When PCSing is the pits
When PCSing is the pits
May you just moved to a base that wasn’t even on your dream sheet. Perhaps your spouse started work and your children have started school, while you are left with a blank calendar and your only friend has four legs and constantly drools. You scroll Facebook to see your friends in glamorous locations as they traverse the world and you ask yourself, “Will this new place ever feel like home?”
The long and short of it is yes it will, but first, get off social media. That shiny side of the internet isn’t real life. It doesn’t show you the crying toddler that screamed down every step of the Belfry Tower in Brugges. You only see the smiling family photo at the bottom. How do I know? Because that was me and my two-year-old daughter. So, put the phone down, and follow these simple steps to start acclimating to your new home.
Even if it is only a five-minute walk with your very bored pooch, get outside. Whether your new base is freezing cold or disgustingly hot, the outside will do your soul good. If you are in a dreary location, consult your physician and consider taking vitamin D supplements.
When we were stationed at Ramstein AB, Germany, as soon as the rainy winter began, my friends and I would be sure to grab some of the ‘sunshine vitamin’. Vitamin D improved our moods greatly, and some friends even purchased UV lights, or “happy lights,” to help them get through the dreary German winters.
On the other hand, if you are somewhere blazing hot, take a walk in the morning when the temperatures are still cool enough to walk. Either way, get outside.
Join a club.
I know it sounds cliché to be the spouse that joins a club, but the truth is you will meet other spouses in similar situations who are looking for friends just like you are. Maybe you will meet your best friend or maybe it will just help you fill in your calendar. I promise it will get you off the sofa and out of your house.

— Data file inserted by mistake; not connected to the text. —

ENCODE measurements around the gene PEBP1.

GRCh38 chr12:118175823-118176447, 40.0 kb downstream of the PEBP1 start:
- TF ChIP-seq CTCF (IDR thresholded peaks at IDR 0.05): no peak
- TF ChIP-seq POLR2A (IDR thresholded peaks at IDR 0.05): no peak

When we PCSed to Ellsworth AFB in South Dakota, I joined the spouses club and ended up co-hosting the annual fundraiser. It was a lot of work, but it was also a lot of fun getting to know my co-host and the other members of the club who helped.
Get to the gym.
On-base fitness centers can be intimidating, but there is a bright side. You are new and no one knows you. No one will judge you or remember what you wore to the gym. Additionally, your body will bask in the endorphins of working out.
You don’t have to run miles or participate in the latest CrossFit WOD. You can simply head to the gym and cycle a bit on the stationary bike. Either way, your mood will improve with the endorphins, and it will provide an outlet for you. Maybe you will come to find that you are where you are supposed to be at this moment in your life.
If you find yourself staring at a blank calendar every day, and job prospects aren’t on the table, try volunteering for your community. You will end up talking to someone other than your spouse…. or your dog, and you will feel better because you have done something good for someone else.
When we PCSed to RAF Fairford in England, it was a small remote base with no DODEA schools. We decided to send our children to the local British school and once they were settled in I jumped into volunteering at the school. It gave me face time with my children’s teachers and peers, and made my children extremely happy. So, pay it forward, and reap the side benefits as well.
Take a break
Use your settling-in time to pause, reflect and check some boxes. Read that book you have been dying to read, fill those photo albums you have been meaning to fill, and watch that cheesy movie. Enjoy this gift of time.
On the plane ride over the Atlantic as we PCSed from England, I happened upon the movie “Are you there, God? It’s me, Margaret,” and it really resonated with me because the family in the film had just moved as well. I may have shed a tear or two in that darkened airplane, but it felt good to release some of the emotions that a PCS gives you. So, pop in that film, enjoy a treat and remember that this, too, shall pass.
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